Saturday, June 17, 2017

Diwakar Reddy airport row: Govt’s proposed no-fly list will only affect passengers, not MPs

The civil aviation ministry’s proposed national no-fly list that came about because of unruly behaviour of Members of Parliament will not hit the politicians who shamelessly exhibit such behaviour repeatedly, say aviation sector experts.

The recent episode involving Telugu Desam party lawmaker JC Diwakar Reddy damaging airport property at the Visakhapatnman airport on Thursday morning because he was denied a boarding pass by IndiGo for arriving late has led to a slew of airlines banning him. But ironically, Reddy was able to take the same flight in spite of smashing a printer and creating a hullabaloo at the airport.
What is shocking is that all this took place while Civil Aviation Minister Ashok Gajapathy Raju, also from the TDP, was present in the airport and admitted Reddy was late. Reddy is a repeat offender and has done the same in the past.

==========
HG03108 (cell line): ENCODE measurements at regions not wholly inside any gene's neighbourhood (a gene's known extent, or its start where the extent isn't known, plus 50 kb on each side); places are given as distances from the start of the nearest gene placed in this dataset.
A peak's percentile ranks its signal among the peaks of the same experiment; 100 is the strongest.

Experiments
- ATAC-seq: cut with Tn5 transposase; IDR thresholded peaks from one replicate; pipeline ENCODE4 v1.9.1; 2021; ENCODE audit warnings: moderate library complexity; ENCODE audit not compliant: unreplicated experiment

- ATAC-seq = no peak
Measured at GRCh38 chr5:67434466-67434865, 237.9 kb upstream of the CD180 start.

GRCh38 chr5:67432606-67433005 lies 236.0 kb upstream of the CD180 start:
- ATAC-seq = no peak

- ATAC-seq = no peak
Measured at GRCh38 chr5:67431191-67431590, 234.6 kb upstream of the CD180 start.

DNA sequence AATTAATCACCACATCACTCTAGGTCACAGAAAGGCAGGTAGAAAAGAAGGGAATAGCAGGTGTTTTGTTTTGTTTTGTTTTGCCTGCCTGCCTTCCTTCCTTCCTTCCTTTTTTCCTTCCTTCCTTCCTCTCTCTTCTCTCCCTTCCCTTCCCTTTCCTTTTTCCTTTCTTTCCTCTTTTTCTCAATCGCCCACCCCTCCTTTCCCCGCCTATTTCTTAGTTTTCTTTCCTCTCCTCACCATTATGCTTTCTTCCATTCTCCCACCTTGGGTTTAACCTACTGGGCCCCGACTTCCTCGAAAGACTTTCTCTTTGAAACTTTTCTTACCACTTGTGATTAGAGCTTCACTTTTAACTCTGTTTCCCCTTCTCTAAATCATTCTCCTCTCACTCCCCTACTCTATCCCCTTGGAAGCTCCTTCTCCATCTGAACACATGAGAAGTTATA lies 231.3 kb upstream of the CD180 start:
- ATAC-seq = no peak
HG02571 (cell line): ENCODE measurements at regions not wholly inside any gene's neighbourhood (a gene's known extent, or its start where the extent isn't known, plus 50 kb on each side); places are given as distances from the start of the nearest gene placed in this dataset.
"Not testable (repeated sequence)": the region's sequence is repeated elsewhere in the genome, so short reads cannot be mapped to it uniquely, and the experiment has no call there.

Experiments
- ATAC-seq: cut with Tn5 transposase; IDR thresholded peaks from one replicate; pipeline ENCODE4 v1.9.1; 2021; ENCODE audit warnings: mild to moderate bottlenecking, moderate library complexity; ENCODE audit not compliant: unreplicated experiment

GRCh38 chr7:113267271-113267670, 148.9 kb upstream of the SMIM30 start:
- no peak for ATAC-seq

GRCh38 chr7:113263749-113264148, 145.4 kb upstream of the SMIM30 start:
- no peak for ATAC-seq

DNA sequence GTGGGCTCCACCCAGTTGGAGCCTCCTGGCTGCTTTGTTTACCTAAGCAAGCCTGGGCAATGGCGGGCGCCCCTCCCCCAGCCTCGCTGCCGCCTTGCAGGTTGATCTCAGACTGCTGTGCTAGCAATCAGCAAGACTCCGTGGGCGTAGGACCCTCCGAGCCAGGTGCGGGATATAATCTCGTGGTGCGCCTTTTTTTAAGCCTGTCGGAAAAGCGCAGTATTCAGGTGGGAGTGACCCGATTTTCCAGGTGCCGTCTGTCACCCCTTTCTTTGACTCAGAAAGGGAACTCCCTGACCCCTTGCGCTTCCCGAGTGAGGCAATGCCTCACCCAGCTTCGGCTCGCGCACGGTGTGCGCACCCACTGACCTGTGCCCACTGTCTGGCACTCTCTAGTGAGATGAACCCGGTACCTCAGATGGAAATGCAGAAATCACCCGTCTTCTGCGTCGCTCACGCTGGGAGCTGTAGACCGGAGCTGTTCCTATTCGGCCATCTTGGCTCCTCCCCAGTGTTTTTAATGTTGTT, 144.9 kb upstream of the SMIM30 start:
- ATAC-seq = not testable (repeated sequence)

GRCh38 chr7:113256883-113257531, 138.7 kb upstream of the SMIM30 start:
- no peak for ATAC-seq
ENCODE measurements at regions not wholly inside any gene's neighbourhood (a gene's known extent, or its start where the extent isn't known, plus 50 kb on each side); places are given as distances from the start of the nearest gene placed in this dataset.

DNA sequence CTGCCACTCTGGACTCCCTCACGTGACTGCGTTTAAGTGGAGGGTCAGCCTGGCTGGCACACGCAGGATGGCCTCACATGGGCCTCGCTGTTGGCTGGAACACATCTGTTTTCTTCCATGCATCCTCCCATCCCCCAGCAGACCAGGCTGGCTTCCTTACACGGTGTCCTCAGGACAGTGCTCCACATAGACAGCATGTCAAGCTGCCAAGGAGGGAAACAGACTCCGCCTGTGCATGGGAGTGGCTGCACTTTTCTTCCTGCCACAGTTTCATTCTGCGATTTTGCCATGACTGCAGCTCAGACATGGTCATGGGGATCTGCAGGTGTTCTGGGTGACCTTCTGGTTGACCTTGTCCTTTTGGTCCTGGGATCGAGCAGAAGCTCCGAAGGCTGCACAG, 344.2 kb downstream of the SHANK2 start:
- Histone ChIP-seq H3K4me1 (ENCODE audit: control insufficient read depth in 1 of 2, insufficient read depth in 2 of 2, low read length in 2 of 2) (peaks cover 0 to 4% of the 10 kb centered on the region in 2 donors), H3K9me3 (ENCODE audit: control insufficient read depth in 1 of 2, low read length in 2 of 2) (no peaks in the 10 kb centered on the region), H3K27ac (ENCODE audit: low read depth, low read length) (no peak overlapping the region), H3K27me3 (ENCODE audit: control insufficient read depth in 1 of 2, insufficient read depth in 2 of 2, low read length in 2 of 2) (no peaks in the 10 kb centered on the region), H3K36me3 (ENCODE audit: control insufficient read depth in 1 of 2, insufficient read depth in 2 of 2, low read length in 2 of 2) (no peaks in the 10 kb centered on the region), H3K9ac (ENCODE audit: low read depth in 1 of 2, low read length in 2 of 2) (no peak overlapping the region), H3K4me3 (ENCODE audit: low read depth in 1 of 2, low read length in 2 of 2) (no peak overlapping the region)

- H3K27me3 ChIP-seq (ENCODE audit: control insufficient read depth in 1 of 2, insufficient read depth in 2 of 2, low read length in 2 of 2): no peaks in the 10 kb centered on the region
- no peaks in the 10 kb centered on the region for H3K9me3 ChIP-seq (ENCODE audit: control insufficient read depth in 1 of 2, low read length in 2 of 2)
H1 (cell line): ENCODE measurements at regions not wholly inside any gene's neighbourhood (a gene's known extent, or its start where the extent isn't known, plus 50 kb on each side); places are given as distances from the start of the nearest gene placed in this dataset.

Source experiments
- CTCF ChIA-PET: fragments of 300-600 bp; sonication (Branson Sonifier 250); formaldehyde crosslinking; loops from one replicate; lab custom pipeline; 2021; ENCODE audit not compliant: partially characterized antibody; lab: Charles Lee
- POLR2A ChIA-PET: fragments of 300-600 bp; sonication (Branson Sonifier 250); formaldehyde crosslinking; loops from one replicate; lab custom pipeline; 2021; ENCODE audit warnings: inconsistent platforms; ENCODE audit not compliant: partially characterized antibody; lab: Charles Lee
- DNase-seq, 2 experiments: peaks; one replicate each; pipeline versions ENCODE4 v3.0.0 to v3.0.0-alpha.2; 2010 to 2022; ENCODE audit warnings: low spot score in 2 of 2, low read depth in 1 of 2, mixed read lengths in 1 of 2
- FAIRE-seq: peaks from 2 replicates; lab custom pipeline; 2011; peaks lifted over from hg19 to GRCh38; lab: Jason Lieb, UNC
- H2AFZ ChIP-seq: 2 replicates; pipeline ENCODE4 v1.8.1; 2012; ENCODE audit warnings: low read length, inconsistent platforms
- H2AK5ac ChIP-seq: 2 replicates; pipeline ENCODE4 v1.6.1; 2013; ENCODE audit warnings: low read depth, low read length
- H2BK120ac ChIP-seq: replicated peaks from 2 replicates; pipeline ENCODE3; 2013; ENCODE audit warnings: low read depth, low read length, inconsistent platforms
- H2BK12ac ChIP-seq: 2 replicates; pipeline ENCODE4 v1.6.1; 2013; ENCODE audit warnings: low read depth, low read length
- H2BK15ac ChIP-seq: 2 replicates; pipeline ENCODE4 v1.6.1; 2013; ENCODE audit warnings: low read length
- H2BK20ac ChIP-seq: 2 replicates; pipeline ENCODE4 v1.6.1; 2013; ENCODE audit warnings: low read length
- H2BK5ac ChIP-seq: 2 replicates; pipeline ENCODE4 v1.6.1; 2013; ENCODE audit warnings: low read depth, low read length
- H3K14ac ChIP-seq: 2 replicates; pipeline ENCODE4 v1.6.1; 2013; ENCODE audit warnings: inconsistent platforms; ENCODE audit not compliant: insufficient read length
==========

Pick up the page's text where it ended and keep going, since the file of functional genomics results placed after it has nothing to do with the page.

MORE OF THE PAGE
The government framing a draft no-fly list and coming out with it makes India the first country in the world to do so, said D Sudhakar Reddy, founder of the Chennai-based Air Passengers Association of India (APAI). China had compiled a list but did not go through with the plan. Presently, only the United States has a list but it is only for terrorists and those persons considered to be a safety risk to the country, the flight and its passengers.

APAI was formed in 1989 by Sudhakar to take up issues with regulators on behalf of airline passengers. The association came into being when the Indian Airlines flight Sudhakar was to board was delayed by over 27 hours.

“The government framing such a list will not impact the parliamentarians as they will close ranks with their colleagues,” he said. Instead, he feels that the common people will be victims of the list, when it becomes a reality. “When a flight is late and there is no one in the information counter to give details to the irated passengers and they shout and scream, the authorities can use it to target passengers under the no-fly list. Often, airlines don’t provide no information and also meals or snacks as they are supposed to when a flight is delayed for long hours. When passengers are delayed and receive shabby treatment, they are bound to vent their anger by shouting. Or first time travellers could get excited in such circumstances – long delays, lack of information, etc—and shout.” In all such instances, the common man will be targeted under the no-fly ban, feels Sudhakar.
17/06/17 Sulekha Nair/First Post

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